It was a beautiful day for a road trip. My spirits were high, the music was blasting and the scenery was what you’d expect from an off-the-beaten path locale. It was supposed to be an uneventful drive along the back roads — from Perry through the woods and eventually along Florida’s Coastal Highway into Panama City Beach.
My plan was simple enough. Stop by the fort and snap a few pictures for the blog. I had an itinerary and a schedule, and I was making good time once I turned south onto State Road 65. At the point, head to Sumatra, and I’m there. At least those were the directions given to me by the navigator — my cellphone’s GPS.
Tip No. 1. Never rely on GPS for finding a Florida historic marker in an isolated area — especially when the phone dies and reads: “No Signal.” GPS does wonders in the city or the suburbs. Not so much in the middle of a national forest. Thank goodness for that Liberty County sheriff’s deputy who clocked me doing 82 mph in a 60-mph zone. She let me off with a warning and told me that I had to drive farther south into neighboring Franklin County to get to the park.
I’m glad I listened to that sheriff’s deputy and drove a little closer to the speed limit. If I hadn’t, I would have blown past the small brown sign marking the entrance to the park.
The turn off the state highway took my wife and me onto a dirt road that seemed to run forever. There were no signs of civilization, much less signs for a park. Just the forest as far as the eye could see. Twenty minutes later, I began to worry.
A mile into our trek along the dirt road, we reached an intersection. There still was no sign of the park, but there was a sign. Unfortunately, my wife saw it first: “No discharging of firearms within 500 feet of residences.”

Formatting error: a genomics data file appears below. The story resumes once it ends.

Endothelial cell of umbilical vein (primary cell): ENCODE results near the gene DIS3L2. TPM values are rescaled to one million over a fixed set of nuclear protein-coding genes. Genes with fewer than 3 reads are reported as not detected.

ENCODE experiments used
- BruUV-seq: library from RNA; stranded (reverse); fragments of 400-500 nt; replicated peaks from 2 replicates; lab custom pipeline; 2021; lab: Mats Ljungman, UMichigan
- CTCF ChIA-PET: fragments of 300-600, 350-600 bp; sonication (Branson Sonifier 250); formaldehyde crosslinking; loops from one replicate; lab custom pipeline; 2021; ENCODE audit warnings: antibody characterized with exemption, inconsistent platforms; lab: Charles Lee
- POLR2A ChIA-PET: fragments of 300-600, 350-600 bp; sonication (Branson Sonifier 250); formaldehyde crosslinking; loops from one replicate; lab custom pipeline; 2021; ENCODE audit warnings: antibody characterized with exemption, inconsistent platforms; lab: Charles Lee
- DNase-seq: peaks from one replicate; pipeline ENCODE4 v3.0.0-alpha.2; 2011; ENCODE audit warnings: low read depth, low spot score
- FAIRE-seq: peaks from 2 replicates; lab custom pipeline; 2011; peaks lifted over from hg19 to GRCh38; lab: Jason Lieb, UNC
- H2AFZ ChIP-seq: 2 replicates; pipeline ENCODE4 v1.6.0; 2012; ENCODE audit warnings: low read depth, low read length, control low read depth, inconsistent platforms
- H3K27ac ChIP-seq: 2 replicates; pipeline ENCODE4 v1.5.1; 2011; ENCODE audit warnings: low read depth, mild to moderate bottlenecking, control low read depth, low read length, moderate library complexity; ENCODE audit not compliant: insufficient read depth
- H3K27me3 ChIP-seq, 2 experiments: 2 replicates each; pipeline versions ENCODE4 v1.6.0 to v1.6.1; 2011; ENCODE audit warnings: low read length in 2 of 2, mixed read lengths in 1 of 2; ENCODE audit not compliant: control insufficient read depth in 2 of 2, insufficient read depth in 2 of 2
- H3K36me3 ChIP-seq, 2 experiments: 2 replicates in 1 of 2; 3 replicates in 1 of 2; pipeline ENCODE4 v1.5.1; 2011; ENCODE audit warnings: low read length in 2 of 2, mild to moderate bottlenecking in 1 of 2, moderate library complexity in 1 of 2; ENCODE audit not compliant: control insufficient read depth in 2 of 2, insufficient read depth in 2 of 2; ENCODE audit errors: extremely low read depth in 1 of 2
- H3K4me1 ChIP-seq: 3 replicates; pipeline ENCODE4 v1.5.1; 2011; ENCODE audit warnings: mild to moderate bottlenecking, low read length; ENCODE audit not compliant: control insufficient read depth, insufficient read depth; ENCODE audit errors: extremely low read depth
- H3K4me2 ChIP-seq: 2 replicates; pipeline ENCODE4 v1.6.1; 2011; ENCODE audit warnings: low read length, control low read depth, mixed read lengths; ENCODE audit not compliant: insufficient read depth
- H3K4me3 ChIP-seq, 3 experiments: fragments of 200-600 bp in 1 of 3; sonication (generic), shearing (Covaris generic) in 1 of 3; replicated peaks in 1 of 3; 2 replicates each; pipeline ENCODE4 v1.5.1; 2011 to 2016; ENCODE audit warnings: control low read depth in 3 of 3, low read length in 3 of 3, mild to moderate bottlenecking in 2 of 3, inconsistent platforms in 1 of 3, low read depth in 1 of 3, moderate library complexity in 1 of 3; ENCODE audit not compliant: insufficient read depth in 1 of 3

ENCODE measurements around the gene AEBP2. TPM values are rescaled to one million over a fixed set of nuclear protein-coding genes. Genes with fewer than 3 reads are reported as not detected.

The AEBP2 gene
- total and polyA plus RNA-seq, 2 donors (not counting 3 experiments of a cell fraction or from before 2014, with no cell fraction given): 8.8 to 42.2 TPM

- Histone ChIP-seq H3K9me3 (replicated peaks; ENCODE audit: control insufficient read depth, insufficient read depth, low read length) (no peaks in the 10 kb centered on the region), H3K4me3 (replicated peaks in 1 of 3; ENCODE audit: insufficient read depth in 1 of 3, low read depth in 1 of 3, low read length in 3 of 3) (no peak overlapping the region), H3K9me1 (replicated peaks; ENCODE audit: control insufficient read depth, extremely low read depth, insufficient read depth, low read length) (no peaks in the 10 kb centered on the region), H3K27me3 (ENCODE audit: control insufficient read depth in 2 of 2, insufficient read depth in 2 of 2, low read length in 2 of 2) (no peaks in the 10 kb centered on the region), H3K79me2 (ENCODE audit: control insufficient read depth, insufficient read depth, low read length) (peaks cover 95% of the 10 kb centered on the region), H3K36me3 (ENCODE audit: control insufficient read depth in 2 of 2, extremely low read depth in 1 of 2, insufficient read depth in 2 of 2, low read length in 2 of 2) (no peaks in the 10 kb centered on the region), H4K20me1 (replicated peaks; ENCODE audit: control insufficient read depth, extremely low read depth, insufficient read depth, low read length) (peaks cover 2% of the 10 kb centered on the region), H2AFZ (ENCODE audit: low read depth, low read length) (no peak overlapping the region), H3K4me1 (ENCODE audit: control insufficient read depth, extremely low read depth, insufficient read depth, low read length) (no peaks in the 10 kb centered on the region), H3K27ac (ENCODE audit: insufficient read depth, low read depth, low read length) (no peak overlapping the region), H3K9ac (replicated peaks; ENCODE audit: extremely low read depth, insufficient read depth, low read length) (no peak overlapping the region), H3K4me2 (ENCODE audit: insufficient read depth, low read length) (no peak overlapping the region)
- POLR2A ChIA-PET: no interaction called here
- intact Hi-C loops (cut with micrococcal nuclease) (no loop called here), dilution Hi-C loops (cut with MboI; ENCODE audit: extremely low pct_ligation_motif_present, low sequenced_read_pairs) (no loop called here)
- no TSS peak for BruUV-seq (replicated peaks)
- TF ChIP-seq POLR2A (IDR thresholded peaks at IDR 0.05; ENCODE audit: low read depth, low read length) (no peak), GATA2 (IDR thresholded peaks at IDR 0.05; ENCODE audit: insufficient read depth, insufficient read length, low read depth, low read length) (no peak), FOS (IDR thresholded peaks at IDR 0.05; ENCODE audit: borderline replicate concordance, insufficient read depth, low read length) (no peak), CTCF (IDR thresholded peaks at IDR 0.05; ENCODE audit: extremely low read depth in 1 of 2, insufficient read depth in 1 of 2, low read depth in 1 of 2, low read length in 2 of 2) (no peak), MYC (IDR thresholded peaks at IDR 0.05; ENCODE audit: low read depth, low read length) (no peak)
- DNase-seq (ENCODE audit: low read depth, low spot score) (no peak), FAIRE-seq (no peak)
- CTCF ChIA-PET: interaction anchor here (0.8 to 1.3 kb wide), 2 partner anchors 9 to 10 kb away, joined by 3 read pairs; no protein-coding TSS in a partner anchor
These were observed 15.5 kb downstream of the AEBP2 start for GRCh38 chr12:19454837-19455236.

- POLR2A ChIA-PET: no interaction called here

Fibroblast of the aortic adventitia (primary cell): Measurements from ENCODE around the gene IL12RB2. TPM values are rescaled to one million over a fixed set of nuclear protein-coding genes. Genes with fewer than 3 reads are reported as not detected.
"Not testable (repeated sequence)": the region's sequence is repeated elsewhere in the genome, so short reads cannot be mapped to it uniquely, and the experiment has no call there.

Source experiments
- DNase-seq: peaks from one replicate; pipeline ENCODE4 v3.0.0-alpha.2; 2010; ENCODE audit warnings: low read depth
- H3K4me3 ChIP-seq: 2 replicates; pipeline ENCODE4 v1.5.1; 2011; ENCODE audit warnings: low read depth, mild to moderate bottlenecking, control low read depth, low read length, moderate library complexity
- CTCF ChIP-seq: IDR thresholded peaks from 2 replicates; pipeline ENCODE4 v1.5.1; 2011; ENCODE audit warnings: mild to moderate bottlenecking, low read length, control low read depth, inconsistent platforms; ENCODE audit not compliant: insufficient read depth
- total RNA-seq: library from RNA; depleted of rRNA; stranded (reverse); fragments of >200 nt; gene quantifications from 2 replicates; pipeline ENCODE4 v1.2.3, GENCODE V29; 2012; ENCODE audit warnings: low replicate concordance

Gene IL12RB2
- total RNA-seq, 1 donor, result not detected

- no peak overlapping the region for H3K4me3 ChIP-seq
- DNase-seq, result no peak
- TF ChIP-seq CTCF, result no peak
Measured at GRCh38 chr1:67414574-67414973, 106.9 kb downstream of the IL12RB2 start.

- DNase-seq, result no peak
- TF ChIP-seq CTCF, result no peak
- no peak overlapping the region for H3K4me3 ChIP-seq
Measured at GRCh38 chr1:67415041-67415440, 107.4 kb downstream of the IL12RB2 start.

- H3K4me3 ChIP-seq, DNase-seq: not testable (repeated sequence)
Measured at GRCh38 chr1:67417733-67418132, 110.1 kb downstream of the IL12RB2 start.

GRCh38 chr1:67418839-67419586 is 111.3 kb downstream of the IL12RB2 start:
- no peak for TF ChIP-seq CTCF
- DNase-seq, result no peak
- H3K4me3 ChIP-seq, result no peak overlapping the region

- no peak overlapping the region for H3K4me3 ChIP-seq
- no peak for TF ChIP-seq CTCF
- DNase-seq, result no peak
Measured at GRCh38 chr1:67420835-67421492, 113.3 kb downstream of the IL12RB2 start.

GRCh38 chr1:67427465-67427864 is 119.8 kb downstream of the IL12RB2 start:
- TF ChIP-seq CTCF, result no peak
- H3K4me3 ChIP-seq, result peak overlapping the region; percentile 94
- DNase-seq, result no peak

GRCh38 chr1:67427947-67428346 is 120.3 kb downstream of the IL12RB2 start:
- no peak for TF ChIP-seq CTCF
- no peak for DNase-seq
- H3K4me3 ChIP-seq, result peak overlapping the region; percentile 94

There were no residences in sight, only a smaller dirt road that disappeared among the pine trees. My wife began to think — out loud. She wondered if this trip so deep in the woods for a picture at a historic marker was really worth it.
Finally, after another mile and what seemed like hours later, a sign for the park appeared. “Fort Gadsden Park One Mile,” and it had an arrow that directed us to a one-lane dirt road that only seemed to appreciate four-wheel drive vehicles.
My wife began thinking out loud, again. This time the concern centered on the possibility of getting a flat tire in the boonies with cellphones that read “No Service.” It didn’t help matters that we crossed another dirt road with the accompanying warning sign about discharging firearms near unseen residences.
I remained determined and pressed on.
A mile of slow bumpy driving took us to the site, only to find its low-slung gate blocking the road. The park was closed.
Tip No. 2. Call first.
Feeling defeated, I turned the car around and headed back to the state road — empty handed. Fortunately, the rest of the trip was more pleasant.
IT’S STILL WORTH THE VISIT
My mis-adventure aside, I’d make the trip again.
The area became a state park during the 1960s when the Florida
Board of Parks & Historic Memorials
established Fort Gadsden State Historic Site. Unfortunately, state budget cuts forced the board to relinquish control of the park.
The U.S. Forest Service maintains the park, and there’s a number for the Ranger District Office: 850 643-2282. I was fortunate to reach an individual there who explained how the park operates. (He also told me not to worry about the “firearm” warnings. The signs are up for the hunters during hunting season.)
The park, he said, is accessible in the daytime. The gate, however, is typically closed to vehicles, unless a group reserves its use. There’s no problem stepping over the gate to enter the fort. The site isn’t staffed, and the park most likely will remain in this state for the foreseeable future.